Financial stocks were the weakest sector of the S&P 500, down more than 3.7% overall. All 10 sectors of the index were lower. Bank of America (BAC) was down 33 cents to $7.02. JPMorgan Chase (JPM) dropped $1.22 to $31.93.

Utility stocks were the best performers. The Dow Jones Utility Average ($UTIL) was off just 4 points to 464.

The Dow has now fallen 8.74% since peaking on May 1. The S&P 500 is off 9.94% since its peak of 1,419 on April 2, though it remains up 2.1% for the year. The Nasdaq has dropped 12% since peaking on March 26. Its gain has been cut from 20% to 5.5%. A loss of 10% or more is the popular definition of a correction.

If you look at the declines from intraday highs reached this winter, the S&P 500 and Nasdaq are both in corrections, down 10.1% and 12.3% respectively. The three indexes ended the day below their simple 200-day moving averages, a key measure of investor confidence.

At the same time, the three indexes are oversold if measured by their relative strength indexes. That means a rally could be near -- if the right trigger emerges

Markets for the week



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Russell 2000




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10-yr. Treasury









Warm weather, Europe and China may be hurting US jobs
Unseasonably warm weather, which brought forward hiring into the winter months, was probably the reason that March and April employment gains proved smaller than originally thought.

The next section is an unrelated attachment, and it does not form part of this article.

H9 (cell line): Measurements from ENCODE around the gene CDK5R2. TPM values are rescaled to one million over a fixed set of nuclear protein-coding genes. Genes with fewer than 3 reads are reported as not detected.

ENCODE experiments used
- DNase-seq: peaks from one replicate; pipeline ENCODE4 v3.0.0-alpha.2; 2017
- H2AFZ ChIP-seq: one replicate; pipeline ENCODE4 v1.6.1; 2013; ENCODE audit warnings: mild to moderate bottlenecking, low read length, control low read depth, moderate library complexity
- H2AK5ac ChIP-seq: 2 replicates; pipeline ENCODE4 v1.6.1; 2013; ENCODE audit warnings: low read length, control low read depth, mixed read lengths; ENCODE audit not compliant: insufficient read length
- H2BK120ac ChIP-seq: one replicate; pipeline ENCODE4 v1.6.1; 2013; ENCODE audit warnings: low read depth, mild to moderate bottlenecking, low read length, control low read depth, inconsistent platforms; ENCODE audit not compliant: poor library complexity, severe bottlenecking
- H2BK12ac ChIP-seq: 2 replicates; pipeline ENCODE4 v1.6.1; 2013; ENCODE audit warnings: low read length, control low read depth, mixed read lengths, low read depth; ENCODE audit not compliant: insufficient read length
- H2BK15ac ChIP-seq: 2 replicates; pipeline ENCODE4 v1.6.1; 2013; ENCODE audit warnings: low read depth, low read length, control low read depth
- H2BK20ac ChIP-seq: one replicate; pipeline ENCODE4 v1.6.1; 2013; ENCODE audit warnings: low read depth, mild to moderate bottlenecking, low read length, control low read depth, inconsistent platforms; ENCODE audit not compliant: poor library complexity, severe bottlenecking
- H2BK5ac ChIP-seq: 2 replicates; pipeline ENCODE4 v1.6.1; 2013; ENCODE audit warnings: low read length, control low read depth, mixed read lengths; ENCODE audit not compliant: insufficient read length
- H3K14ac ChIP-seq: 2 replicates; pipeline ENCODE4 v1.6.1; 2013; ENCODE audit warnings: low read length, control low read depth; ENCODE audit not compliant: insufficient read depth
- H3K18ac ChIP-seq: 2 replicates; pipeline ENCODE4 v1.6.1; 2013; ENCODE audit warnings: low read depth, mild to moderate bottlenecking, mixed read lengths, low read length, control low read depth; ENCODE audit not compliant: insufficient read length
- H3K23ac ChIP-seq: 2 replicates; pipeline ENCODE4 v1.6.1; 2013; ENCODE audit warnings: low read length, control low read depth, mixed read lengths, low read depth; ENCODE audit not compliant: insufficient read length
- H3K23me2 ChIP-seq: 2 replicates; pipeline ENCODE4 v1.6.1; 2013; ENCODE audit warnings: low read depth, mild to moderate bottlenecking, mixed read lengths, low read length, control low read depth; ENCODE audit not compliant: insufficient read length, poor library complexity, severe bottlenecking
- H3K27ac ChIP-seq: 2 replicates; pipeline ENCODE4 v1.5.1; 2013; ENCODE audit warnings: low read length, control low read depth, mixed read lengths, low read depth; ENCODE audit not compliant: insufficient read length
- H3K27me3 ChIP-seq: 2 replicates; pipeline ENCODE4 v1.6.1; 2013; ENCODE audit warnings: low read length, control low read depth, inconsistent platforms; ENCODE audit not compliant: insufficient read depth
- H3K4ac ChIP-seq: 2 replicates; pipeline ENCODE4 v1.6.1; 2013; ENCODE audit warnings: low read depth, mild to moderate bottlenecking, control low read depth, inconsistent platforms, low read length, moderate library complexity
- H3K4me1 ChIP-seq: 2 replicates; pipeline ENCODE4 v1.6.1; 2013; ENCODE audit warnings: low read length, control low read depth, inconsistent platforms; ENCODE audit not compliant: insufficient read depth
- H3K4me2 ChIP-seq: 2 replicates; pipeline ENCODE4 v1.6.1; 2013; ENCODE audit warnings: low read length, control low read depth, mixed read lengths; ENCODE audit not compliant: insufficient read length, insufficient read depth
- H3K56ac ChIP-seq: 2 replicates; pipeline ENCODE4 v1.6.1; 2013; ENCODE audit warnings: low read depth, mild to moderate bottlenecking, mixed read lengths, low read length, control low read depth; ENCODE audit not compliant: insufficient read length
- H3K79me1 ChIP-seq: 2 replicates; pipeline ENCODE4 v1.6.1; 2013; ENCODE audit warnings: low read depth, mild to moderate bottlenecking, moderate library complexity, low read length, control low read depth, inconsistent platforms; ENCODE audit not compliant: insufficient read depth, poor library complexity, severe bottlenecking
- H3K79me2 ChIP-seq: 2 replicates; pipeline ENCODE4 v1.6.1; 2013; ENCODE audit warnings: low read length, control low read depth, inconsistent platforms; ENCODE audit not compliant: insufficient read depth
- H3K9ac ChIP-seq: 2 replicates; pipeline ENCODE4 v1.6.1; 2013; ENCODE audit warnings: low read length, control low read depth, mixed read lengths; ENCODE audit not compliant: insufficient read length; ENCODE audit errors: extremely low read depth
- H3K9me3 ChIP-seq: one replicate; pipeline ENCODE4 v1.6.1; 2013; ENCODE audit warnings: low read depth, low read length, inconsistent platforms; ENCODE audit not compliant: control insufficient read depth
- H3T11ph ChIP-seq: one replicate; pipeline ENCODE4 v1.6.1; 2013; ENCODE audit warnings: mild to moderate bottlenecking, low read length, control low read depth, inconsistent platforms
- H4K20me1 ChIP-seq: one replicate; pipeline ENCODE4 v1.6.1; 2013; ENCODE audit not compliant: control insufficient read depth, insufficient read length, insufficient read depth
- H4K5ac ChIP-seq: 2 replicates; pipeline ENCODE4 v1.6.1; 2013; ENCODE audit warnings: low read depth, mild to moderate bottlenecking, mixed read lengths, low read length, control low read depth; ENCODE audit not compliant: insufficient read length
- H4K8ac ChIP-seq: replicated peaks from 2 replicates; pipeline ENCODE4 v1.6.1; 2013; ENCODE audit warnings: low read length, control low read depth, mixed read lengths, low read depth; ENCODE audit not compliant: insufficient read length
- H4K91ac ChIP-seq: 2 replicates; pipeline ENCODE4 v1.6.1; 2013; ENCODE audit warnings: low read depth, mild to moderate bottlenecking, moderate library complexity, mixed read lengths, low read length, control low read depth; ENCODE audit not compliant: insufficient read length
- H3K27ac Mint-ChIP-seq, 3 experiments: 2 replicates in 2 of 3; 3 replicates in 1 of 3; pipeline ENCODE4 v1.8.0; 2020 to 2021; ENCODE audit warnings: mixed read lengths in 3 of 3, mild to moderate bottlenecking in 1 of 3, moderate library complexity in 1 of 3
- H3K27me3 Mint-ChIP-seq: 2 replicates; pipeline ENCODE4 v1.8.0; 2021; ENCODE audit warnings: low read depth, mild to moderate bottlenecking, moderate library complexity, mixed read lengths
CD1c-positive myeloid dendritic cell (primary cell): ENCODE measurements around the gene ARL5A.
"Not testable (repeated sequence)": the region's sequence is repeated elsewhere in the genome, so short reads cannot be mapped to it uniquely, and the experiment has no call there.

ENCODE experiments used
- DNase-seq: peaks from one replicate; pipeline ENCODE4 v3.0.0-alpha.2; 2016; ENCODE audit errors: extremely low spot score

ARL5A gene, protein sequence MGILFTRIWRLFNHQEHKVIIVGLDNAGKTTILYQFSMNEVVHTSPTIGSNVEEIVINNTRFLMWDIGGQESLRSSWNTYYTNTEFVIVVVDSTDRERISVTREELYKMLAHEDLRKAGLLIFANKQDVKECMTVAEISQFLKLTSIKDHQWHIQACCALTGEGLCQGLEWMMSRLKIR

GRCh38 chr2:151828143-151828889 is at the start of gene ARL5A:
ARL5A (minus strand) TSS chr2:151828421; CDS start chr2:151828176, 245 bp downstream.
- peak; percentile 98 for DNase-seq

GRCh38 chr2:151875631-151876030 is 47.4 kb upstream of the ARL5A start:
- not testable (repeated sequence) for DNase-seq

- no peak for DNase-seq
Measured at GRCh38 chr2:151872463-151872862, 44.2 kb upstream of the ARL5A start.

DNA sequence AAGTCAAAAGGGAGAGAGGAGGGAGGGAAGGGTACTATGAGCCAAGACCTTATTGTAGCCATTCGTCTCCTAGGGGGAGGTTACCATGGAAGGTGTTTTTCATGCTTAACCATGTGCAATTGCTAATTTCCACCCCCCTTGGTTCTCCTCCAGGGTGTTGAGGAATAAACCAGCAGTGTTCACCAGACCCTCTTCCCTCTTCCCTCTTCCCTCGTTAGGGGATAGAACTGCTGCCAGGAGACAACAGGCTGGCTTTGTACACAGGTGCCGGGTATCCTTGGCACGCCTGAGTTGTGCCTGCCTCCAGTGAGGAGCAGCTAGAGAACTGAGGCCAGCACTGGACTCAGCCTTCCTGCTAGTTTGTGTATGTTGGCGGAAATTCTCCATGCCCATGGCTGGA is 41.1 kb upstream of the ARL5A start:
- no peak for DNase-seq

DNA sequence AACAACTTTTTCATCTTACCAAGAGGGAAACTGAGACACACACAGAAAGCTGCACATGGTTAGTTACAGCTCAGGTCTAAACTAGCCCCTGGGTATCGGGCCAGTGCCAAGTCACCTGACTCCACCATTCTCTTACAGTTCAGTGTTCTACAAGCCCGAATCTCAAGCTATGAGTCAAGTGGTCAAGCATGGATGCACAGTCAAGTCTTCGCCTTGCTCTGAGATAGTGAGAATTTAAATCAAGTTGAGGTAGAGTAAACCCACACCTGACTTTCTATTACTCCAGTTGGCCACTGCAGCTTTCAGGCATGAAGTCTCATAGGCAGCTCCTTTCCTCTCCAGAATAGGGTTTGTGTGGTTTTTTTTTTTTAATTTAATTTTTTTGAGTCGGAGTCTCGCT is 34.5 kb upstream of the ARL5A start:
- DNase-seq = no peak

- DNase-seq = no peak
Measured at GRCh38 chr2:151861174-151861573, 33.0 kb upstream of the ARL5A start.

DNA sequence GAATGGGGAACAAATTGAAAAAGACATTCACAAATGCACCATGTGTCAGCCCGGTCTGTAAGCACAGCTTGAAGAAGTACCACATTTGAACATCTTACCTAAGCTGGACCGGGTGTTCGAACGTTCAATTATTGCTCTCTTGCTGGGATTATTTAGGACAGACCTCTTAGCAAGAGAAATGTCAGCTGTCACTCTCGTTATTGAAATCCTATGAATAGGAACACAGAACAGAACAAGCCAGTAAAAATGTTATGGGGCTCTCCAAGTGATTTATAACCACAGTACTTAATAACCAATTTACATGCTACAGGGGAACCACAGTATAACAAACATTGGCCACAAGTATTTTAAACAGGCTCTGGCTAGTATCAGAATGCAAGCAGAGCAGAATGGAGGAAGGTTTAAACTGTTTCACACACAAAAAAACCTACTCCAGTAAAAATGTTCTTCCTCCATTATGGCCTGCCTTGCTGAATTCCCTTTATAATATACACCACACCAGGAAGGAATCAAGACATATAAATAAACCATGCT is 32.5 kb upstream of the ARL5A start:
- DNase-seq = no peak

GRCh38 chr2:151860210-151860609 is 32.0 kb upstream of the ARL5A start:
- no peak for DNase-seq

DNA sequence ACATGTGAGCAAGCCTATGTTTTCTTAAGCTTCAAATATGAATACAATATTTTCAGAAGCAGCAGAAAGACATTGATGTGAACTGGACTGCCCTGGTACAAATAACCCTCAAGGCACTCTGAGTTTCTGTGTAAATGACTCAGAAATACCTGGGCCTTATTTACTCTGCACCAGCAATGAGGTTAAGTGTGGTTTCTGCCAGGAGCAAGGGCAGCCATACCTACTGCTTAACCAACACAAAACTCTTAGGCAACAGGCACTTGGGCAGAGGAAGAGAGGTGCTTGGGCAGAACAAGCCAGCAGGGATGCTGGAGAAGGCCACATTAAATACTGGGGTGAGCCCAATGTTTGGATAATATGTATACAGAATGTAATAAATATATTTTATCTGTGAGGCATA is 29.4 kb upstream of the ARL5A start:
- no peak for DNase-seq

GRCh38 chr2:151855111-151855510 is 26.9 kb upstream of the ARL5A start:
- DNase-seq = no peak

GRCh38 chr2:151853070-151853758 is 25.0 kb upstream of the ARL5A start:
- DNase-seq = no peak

May's paltry growth is another question.

Today's jobs report contained a number of worrisome elements. Over the last three months, the economy has added 96,000 jobs a month, compared with 250,000-plus in December, January and February. The average workweek fell slightly; average weekly earnings were up just 0.1%.

The payroll survey -- the one from which the unemployment rate is derived -- was stronger, with total employment up 422,000.

Part-time employment, however, accounted for all of the gain and then some. And the alternative measure of unemployment, which includes the traditional measure plus those who have given up or are working part time because they can't find full-time employment, rose to 14.8% from 14.5% in April. It's still down from 15.4% a year ago.

"While this report hardly qualifies as a disaster, it does confirm that there's a real slowdown under way, and not just some weather-related quirks," said Philippa Dunne and Doug Henwood of the Liscio Report, a newsletter that tracks state finances.

What's not clear is the cause. Most economists believe it is worry that Europe's worsening problems will spill over to this country.